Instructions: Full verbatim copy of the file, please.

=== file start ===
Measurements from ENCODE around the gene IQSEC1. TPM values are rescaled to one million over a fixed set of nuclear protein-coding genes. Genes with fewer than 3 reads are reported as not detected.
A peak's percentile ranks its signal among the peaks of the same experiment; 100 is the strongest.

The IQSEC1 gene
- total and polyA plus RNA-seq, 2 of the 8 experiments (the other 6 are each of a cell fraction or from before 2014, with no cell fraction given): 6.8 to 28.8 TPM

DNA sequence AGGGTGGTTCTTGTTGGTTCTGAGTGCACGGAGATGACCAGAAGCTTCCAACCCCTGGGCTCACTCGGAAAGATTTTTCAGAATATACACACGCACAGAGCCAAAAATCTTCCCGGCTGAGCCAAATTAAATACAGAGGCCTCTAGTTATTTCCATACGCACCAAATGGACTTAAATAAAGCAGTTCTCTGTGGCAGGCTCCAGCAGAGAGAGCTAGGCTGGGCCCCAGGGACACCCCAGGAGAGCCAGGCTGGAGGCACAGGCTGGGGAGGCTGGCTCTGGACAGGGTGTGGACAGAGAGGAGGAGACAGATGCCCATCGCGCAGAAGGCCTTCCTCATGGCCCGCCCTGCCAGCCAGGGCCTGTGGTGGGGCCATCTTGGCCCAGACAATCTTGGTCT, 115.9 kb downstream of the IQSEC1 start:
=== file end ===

Measurements from ENCODE around the gene IQSEC1. TPM values are rescaled to one million over a fixed set of nuclear protein-coding genes. Genes with fewer than 3 reads are reported as not detected.
A peak's percentile ranks its signal among the peaks of the same experiment; 100 is the strongest.

The IQSEC1 gene
- total and polyA plus RNA-seq, 2 of the 8 experiments (the other 6 are each of a cell fraction or from before 2014, with no cell fraction given): 6.8 to 28.8 TPM

DNA sequence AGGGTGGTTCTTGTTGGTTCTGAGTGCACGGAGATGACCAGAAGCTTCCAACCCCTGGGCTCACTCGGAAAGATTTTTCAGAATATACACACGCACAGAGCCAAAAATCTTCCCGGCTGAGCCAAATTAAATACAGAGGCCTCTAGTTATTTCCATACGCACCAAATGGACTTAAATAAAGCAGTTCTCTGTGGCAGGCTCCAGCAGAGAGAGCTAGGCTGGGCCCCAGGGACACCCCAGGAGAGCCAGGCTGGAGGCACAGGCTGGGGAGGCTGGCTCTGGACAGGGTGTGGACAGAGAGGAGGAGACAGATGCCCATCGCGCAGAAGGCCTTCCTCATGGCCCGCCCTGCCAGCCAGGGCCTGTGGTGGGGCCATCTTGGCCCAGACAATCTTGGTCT, 115.9 kb downstream of the IQSEC1 start: